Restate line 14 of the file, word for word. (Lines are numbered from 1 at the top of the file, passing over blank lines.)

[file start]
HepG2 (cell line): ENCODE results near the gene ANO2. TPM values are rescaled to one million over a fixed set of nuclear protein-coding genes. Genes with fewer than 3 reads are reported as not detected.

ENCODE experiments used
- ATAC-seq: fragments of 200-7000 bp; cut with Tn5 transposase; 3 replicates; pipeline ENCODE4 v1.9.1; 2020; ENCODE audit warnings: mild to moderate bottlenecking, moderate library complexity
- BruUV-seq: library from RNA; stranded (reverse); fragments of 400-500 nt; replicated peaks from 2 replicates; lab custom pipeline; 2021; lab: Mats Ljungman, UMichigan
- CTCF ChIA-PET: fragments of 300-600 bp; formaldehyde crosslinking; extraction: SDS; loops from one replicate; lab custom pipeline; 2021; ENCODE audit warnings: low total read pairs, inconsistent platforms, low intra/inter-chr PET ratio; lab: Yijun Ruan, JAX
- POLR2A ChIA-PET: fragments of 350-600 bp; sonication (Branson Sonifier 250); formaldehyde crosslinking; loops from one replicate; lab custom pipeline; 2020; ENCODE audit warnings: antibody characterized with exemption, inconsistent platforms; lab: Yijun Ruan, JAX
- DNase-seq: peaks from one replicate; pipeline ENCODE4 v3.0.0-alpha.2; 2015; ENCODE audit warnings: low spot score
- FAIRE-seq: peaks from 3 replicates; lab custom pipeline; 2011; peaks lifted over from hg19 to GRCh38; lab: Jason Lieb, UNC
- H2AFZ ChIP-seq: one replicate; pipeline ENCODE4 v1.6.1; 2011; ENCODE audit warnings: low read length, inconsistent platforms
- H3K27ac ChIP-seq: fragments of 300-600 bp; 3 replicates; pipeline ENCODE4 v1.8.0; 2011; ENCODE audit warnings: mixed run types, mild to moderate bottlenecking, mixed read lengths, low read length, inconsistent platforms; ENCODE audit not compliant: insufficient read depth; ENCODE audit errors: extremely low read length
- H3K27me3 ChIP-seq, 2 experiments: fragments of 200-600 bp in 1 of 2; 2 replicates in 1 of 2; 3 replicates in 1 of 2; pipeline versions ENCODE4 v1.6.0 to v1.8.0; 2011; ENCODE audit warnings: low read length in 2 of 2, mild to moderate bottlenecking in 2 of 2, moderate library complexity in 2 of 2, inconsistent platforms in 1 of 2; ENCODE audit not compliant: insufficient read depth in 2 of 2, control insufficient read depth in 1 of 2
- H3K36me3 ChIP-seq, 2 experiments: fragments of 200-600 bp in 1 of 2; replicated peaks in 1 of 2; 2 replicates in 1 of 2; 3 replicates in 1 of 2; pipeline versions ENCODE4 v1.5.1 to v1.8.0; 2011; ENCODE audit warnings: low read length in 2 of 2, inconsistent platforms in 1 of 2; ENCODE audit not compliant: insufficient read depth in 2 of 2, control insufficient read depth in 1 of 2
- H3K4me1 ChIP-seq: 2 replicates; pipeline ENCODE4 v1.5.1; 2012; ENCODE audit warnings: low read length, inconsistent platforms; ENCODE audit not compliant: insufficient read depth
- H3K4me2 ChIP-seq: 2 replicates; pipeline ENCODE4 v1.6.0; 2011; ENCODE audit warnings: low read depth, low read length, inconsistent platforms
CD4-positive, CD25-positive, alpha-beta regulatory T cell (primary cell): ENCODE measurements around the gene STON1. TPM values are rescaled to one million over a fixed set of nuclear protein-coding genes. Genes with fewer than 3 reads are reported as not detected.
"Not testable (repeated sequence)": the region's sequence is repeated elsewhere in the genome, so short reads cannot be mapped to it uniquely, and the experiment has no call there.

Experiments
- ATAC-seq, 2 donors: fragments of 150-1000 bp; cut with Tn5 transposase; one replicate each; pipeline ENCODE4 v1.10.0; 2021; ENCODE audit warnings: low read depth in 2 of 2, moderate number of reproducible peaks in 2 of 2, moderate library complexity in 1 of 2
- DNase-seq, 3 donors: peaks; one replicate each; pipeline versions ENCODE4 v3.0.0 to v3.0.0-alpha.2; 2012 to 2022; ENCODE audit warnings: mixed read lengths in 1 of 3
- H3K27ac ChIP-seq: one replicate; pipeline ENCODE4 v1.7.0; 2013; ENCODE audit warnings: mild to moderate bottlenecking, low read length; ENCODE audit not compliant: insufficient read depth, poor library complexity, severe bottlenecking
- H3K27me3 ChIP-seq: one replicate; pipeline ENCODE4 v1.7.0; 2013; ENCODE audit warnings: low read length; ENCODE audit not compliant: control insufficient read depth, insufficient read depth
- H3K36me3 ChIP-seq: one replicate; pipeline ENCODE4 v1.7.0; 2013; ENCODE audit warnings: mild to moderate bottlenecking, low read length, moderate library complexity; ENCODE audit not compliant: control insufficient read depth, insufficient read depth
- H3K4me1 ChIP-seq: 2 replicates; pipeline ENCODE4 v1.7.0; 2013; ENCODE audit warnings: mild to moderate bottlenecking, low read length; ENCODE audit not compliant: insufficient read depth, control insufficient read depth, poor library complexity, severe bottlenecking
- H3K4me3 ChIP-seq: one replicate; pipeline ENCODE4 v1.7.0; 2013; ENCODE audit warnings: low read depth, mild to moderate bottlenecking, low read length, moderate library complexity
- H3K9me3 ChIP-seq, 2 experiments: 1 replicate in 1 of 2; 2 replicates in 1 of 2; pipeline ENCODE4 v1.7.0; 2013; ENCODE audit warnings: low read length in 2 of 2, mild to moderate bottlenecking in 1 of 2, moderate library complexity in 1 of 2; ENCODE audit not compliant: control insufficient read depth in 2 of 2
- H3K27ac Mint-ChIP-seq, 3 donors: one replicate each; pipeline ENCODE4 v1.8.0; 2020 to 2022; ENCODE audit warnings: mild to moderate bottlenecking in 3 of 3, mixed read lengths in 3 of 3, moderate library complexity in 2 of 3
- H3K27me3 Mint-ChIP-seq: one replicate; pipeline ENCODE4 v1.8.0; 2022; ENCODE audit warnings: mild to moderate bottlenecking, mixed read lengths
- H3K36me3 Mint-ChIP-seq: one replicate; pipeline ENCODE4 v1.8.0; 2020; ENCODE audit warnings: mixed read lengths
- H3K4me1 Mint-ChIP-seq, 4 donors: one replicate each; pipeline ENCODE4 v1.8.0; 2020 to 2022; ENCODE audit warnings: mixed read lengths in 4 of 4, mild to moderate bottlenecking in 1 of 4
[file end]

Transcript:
- H3K4me2 ChIP-seq: 2 replicates; pipeline ENCODE4 v1.6.0; 2011; ENCODE audit warnings: low read depth, low read length, inconsistent platforms